• -11 votes

            @Zapo: According to my culture and religion, both Hyams Beach and Perisher are sacred place. So please, as a sign of respect to me, stop going there.
            Thank you.

            • +14 votes

              @ets27: I added the word REASONABLE because I could forsee your moronic response.

              Please do not go to Uluru after the climbing ban, no one will lose a freakin' tear and everyone else who goes will be far better off without your ilk being there.

          • +2 votes

            @Zapo: What the hell does "culturally insensitive" even mean and why does it get any thrift?

          • +2 votes

            @Zapo: I believe in the 80's the traditional owners (Paddy Uluru et al.) said there was no cultural significance and welcomed people to come climb it if they were stupid enough to want to.

            • -1 vote

              @wittyusername: What you believe is irrelevant. Thankfully the world has moved on and aborigines have not only embraced their own skin and culture but they've also won rights we accept as a given.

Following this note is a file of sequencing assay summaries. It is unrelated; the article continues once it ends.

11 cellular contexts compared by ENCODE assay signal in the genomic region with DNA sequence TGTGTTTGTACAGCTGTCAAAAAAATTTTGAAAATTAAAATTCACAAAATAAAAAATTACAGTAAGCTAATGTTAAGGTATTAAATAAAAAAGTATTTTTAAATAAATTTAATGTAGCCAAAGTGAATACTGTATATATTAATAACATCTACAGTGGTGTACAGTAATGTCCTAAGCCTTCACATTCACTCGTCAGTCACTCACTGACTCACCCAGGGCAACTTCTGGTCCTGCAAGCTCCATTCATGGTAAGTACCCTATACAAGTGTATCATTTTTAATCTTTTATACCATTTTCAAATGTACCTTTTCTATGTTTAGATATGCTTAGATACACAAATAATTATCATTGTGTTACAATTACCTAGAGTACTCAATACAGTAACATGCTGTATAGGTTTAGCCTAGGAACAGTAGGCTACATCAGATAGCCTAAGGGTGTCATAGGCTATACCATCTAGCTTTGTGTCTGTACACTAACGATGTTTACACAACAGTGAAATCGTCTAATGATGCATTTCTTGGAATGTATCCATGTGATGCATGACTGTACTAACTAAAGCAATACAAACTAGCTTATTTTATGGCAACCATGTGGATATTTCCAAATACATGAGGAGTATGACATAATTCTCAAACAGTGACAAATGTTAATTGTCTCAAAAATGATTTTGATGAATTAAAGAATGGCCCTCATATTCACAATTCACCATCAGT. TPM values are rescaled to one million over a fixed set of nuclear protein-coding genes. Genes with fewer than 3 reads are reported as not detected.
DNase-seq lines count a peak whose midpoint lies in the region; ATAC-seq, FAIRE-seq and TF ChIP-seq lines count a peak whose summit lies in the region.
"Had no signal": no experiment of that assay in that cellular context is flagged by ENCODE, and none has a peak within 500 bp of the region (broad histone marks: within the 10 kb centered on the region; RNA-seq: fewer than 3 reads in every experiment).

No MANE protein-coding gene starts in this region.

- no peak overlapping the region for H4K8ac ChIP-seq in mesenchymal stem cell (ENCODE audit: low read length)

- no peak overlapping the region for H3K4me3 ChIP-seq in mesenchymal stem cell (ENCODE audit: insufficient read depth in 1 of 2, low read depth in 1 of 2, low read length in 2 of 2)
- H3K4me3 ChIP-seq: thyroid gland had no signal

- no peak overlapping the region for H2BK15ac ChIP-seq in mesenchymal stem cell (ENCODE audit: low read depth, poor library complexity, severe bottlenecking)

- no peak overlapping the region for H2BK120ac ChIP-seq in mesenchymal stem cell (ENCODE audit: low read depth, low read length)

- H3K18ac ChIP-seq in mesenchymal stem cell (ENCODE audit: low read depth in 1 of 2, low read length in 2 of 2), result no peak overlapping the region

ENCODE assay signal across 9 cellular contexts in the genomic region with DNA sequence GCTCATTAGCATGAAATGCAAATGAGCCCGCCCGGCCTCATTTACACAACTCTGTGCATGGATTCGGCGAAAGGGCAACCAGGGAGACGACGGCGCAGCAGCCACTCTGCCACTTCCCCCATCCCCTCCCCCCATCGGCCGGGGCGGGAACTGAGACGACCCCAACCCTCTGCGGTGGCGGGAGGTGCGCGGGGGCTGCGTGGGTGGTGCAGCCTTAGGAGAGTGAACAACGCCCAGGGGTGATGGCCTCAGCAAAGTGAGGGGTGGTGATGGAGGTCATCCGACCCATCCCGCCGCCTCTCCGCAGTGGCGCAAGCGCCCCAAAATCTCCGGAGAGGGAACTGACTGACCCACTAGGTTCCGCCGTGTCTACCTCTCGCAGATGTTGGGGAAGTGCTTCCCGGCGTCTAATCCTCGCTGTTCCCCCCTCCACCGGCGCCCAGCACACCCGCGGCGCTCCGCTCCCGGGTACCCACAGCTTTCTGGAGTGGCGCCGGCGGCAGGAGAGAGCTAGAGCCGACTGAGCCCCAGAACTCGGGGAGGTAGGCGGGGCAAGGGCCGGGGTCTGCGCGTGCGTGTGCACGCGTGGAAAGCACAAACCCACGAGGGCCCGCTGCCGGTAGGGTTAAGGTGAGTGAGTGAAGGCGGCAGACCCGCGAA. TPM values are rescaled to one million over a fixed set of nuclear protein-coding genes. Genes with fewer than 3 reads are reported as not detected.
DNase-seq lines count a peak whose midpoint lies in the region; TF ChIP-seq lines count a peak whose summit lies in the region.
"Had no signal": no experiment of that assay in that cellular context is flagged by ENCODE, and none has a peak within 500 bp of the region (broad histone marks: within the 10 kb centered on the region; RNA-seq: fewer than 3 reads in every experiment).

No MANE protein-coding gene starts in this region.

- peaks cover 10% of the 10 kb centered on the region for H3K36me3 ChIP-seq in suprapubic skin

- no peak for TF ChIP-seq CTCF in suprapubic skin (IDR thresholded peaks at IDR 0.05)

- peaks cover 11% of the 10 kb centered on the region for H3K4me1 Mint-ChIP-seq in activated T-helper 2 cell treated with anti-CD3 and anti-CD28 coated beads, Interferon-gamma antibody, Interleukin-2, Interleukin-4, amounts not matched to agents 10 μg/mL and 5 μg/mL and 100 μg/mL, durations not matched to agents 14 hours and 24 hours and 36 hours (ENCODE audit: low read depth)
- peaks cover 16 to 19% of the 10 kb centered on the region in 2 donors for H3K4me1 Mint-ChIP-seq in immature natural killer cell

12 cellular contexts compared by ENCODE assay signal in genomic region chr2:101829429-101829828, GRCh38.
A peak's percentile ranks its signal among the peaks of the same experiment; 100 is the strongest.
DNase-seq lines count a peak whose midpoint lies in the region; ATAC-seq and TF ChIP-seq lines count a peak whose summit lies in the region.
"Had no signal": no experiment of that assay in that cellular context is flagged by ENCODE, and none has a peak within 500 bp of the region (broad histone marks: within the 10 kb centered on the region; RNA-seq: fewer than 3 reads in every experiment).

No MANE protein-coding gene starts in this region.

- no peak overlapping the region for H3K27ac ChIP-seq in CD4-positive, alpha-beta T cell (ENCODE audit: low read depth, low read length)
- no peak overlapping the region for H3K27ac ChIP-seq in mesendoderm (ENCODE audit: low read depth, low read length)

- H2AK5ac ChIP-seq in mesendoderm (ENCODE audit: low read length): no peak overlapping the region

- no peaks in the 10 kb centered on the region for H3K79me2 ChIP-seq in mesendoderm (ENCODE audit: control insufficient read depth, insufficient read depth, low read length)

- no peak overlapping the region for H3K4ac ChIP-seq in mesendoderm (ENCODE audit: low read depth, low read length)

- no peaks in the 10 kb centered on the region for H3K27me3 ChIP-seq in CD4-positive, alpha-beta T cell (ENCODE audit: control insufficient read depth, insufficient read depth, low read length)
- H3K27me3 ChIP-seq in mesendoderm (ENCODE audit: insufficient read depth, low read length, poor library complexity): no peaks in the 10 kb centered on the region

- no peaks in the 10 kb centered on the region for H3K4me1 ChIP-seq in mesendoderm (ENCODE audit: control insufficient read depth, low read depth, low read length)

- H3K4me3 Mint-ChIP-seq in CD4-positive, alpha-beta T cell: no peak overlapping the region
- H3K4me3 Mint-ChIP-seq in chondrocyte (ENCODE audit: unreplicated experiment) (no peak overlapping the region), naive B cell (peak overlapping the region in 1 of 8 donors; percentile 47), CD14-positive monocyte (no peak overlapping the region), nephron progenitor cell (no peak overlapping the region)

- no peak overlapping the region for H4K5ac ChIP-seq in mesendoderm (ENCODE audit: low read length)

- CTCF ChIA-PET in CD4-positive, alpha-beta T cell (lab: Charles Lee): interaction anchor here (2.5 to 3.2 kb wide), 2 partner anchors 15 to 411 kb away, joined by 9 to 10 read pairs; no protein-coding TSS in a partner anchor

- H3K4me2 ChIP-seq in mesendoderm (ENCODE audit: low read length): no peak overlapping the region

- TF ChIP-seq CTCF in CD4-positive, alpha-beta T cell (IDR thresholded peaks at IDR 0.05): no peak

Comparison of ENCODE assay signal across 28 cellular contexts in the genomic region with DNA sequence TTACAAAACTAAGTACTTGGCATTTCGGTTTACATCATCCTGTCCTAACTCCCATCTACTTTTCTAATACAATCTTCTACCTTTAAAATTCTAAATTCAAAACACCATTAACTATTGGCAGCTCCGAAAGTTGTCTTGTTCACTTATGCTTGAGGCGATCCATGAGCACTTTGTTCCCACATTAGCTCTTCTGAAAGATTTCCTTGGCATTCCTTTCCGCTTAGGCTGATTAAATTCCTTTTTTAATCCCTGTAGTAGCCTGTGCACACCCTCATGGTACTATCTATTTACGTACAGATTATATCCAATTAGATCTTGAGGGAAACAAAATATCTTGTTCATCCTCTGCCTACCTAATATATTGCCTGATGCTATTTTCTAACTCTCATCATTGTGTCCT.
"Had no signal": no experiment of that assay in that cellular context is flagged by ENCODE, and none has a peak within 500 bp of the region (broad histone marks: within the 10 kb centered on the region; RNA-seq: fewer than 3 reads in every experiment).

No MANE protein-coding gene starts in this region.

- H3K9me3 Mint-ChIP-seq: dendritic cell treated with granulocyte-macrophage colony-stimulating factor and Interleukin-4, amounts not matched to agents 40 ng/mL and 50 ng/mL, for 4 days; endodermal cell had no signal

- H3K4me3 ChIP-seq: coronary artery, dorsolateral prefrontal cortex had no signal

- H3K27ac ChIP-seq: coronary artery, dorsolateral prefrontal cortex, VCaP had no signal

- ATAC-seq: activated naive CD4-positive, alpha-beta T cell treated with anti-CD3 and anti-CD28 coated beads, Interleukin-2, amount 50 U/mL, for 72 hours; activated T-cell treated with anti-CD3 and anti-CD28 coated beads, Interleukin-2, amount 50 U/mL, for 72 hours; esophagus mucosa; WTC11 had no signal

•  

              @wittyusername: ONE traditional owner said this in the 1970's but never publicly and the claim is only based on the recollections of a white park ranger.

              8 current traditional owners (who make up the majority of the National Park Board) made a decision based on community consultation to close the climb.

              I believe we should respect the wishes of 8 people (at least) who have made their wishes clear over the reported possible claim from another traditional owner some 40+ years ago via hearsay.

              What gets me about the right wing media when ever they trot out the 'Paddy Uluru' comment is that surely they can find a single anangnu who is actually alive to make this statement publicly…

    •  

      There are plently of other rocks you can climb.